Charles remembers well an instance when he almost lost his life. He was first out of the copter in what looked like a rice paddy that should not have been very deep. Not very deep turned out to be up to his shoulders. He didn’t know how to swim, so if it had been any deeper, that would have been the end. With Charles’ feet mired in mud, fully bogged down with all of his equipment, a 6’5” soldier appropriately named Sampson pulled the much shorter Charles out of the muck and saved his life.
One of the worst firefights Charles faced still sticks with him. On Jan. 16, 1971, a Chinook was deployed, taking the men out for 45 minutes, refueling, then dropping them at the base of a hill in Chau Doc Province where a downed chopper had crashed atop the hill. Never before had Charles smelled so much burnt gunpowder in the air as he left the Chinook.
The Viet Cong were waiting on the hill for the Americans. In the dark with small arms fire and Claymore mines that had been captured and set up by the V.C., there was no way to reach the site. It was only after airstrikes that they reached the wreckage, where they found all of the Americans dead.
Especially painful for Charles in this firefight was the loss of his best friend in Vietnam, 26-year-old Paul Darby of New Orleans; it is a painful reminder of the cost of Vietnam.
Charles would eventually be promoted to the rank of sergeant and would lead a squad of eight men.
Many times the 1st Air Cavalry, known as the “Blackhawks,” would set up ambushes, and often during the monsoon season, staying in the field for four to five days. The monsoons and the heat one could live with; it was the fear of not knowing what was coming that ate at the soldiers. The first time being fired upon was the scariest feeling, according to Charles. But it later became a feeling of boredom to set up ambushes and have no results; the soldiers felt as if they had wasted their energy and wanted the ambushes to be effective.
Charles was the lucky recipient of what he said was the greatest gift: A fellow soldier whose time ran out gave him an air mattress that could be blown up to sleep on during a monsoon, keeping him off the ground. He folded it up and carried it in his pack. When he left Vietnam he passed it onto another lucky Blackhawk.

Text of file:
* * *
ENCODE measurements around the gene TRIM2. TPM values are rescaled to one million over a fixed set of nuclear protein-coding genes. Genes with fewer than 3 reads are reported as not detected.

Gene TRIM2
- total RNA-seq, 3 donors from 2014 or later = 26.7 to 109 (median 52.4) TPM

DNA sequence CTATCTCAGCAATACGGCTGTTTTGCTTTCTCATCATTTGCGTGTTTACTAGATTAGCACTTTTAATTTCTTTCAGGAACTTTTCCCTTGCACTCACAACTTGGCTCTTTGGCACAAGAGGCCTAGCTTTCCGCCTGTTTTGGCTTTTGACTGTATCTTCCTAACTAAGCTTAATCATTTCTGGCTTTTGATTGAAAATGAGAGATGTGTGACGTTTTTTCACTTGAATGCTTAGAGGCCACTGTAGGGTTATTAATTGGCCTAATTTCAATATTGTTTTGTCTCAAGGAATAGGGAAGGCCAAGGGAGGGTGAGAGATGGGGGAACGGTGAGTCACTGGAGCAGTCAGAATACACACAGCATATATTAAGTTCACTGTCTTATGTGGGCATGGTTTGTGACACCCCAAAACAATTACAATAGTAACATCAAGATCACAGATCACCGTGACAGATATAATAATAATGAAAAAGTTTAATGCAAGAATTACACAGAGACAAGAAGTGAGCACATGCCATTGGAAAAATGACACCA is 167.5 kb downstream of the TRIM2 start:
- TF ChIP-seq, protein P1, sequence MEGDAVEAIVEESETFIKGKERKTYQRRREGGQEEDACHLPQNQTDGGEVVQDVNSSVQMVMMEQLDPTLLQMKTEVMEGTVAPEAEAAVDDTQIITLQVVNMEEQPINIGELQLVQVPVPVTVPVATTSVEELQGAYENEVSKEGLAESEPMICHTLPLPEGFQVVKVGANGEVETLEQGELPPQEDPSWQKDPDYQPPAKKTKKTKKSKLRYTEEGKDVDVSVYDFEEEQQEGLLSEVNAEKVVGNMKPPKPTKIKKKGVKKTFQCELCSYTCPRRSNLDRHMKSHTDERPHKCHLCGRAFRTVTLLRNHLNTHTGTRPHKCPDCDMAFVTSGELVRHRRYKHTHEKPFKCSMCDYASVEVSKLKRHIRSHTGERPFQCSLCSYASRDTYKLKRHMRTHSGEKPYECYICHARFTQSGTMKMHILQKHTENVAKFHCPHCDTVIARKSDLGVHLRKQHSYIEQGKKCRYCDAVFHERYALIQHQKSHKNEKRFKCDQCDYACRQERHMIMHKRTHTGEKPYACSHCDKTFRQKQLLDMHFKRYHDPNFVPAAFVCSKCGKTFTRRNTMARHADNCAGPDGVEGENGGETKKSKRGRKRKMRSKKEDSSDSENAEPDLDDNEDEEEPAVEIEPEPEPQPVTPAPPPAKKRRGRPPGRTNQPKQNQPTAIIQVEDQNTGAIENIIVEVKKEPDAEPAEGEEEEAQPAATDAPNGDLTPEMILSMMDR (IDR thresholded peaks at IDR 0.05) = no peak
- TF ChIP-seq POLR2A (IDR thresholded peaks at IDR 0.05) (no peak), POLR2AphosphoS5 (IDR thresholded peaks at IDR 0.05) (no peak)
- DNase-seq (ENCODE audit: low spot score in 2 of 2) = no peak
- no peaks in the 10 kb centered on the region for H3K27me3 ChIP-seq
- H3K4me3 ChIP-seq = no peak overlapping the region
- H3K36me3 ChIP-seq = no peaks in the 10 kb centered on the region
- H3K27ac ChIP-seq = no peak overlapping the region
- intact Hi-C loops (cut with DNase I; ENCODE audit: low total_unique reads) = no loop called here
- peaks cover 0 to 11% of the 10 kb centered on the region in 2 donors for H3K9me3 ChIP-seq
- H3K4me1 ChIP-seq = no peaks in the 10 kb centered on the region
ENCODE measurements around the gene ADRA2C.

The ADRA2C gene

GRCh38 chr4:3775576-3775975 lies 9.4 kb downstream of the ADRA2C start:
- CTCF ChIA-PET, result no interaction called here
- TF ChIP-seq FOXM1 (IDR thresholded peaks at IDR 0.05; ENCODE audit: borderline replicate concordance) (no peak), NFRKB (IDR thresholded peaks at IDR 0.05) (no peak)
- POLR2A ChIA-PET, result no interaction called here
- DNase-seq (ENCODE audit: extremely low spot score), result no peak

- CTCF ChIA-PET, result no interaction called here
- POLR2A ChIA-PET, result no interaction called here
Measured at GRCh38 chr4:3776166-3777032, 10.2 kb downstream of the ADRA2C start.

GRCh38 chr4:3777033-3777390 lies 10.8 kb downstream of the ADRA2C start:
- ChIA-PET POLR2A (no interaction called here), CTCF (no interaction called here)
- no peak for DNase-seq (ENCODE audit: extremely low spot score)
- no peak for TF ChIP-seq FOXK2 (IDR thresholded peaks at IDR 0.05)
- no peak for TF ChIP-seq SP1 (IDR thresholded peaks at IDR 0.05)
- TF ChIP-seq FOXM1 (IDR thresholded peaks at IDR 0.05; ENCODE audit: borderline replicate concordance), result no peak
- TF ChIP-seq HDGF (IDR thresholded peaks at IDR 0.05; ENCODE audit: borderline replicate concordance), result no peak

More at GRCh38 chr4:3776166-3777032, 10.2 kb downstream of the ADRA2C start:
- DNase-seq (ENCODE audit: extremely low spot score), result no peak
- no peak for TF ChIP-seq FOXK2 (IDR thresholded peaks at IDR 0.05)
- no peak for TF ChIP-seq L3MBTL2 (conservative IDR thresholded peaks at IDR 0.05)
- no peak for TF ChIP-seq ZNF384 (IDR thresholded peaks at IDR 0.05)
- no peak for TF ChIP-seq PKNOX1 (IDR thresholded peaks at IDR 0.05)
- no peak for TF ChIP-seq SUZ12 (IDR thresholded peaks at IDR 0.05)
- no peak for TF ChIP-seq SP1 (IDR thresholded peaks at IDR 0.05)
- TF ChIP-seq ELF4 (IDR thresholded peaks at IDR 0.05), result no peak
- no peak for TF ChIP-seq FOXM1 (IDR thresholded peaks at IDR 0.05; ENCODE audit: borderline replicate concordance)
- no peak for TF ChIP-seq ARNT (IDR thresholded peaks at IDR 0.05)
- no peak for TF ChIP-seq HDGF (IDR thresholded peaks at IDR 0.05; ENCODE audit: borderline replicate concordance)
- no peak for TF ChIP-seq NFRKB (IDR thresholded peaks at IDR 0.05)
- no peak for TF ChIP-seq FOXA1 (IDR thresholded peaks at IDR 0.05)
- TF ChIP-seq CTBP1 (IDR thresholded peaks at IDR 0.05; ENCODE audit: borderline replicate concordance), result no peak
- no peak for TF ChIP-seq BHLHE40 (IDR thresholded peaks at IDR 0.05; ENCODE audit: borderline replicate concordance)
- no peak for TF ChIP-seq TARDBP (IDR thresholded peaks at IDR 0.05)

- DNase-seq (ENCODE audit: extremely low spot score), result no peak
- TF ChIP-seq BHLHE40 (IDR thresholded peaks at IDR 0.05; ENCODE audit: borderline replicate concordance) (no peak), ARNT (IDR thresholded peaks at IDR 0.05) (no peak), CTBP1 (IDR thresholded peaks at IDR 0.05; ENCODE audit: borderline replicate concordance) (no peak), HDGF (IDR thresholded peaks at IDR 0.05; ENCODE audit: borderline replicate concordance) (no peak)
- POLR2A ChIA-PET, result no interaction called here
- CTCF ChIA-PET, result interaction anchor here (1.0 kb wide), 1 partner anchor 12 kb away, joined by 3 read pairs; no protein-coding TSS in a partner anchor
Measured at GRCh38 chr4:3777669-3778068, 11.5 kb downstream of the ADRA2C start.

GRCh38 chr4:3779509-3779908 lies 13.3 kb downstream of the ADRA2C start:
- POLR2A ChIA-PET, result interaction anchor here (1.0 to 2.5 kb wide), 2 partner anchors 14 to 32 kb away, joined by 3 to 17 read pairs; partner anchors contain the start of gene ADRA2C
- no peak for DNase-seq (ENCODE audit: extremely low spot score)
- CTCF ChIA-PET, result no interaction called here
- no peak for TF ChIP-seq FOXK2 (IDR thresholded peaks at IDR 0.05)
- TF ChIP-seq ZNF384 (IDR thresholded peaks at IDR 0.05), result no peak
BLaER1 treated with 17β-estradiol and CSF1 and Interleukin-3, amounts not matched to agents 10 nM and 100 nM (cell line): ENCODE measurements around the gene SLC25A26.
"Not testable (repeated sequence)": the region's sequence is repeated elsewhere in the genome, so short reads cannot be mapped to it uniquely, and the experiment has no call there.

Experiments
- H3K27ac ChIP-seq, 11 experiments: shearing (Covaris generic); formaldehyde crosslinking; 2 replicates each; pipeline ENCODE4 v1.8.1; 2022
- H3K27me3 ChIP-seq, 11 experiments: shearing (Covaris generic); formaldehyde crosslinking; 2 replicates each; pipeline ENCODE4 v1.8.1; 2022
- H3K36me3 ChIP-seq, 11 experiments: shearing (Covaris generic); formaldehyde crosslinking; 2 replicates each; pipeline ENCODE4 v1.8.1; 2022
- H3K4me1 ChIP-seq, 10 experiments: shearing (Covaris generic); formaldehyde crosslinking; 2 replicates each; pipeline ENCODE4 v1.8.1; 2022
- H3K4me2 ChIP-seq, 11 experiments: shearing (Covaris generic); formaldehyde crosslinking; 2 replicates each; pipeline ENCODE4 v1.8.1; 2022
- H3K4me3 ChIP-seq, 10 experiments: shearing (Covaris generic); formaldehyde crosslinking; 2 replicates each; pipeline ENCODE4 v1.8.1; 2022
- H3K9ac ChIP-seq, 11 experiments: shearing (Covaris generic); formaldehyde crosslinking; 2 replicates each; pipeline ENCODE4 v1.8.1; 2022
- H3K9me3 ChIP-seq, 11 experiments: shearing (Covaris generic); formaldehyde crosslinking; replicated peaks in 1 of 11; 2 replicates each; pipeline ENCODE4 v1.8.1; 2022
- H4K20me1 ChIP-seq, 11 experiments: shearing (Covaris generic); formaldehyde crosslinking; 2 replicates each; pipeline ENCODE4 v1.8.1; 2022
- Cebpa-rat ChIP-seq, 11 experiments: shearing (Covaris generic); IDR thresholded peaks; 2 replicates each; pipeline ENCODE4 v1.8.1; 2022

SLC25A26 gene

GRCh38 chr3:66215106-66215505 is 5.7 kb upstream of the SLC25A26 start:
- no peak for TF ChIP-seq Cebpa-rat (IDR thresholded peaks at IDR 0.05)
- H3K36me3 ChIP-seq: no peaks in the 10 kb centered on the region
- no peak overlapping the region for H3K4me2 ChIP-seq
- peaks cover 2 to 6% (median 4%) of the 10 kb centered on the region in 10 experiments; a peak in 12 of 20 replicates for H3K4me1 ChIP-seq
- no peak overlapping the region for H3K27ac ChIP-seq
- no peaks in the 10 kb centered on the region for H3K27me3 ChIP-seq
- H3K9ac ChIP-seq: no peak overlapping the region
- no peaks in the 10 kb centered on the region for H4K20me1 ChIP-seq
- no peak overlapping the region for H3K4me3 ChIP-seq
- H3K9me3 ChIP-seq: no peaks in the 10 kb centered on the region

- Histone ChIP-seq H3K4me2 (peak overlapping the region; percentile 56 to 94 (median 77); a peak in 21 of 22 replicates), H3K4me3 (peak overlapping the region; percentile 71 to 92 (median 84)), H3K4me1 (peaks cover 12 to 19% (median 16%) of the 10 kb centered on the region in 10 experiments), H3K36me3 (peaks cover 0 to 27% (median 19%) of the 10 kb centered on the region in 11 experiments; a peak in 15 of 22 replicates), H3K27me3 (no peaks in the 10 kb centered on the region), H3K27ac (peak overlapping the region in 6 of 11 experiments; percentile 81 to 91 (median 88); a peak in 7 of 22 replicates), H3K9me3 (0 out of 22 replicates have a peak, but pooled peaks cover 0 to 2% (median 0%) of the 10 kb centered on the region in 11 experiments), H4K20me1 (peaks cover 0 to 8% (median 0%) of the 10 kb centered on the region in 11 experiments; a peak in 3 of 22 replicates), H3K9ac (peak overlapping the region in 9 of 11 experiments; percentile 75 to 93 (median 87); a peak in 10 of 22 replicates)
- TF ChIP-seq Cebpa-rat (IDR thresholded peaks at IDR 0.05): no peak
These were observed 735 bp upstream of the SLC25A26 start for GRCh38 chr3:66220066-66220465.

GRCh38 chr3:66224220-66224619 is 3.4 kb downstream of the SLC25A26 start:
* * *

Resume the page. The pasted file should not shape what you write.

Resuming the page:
During the war, the Blackhawks would lose a total of 83 soldiers killed in action, with many more wounded.
Charles’ time in Vietnam ended, although not the painful memories, with his return to the U.S. Charles’ sister Gloria picked him up at the airport and he surprised his family. Rosetta was visiting her family in the Shannon Hill community and did not even know Charles was coming in that day.
Charles went to work with Stone and Webster at North Anna Power Station. That job didn’t suit him, so he took courses in electronics, something that had always interested him, and was hired by VEPCO, also at North Anna. But he did not like the fact that the job entailed being around radiation. In 1978 he opened 3C Electronics, just east of Zion Crossroads, where he repaired TVs, radios, satellite dishes, and other devices.
With the birth of three more sons after Charles Jr. — Chad, born in 1972; Travis, known as Scottie, in 1978; and Champ, in 1980 — the business changed its name to Burruss and Sons to reflect his business partners.
Today Charles and Rosetta have been married 50 years and have nine grandchildren and five great-grandchildren. The family’s home church is Foster Creek Baptist, where each year with the help of Fork Union Military Academy Charles organizes an annual Veterans Day program to which any veteran is invited.
Many young people today refer to athletes as their heroes, but they have done nothing that can ever compare to what Charles and other veterans have done and sacrificed. We hope all of our veterans will have a great Veterans Day as we remember them.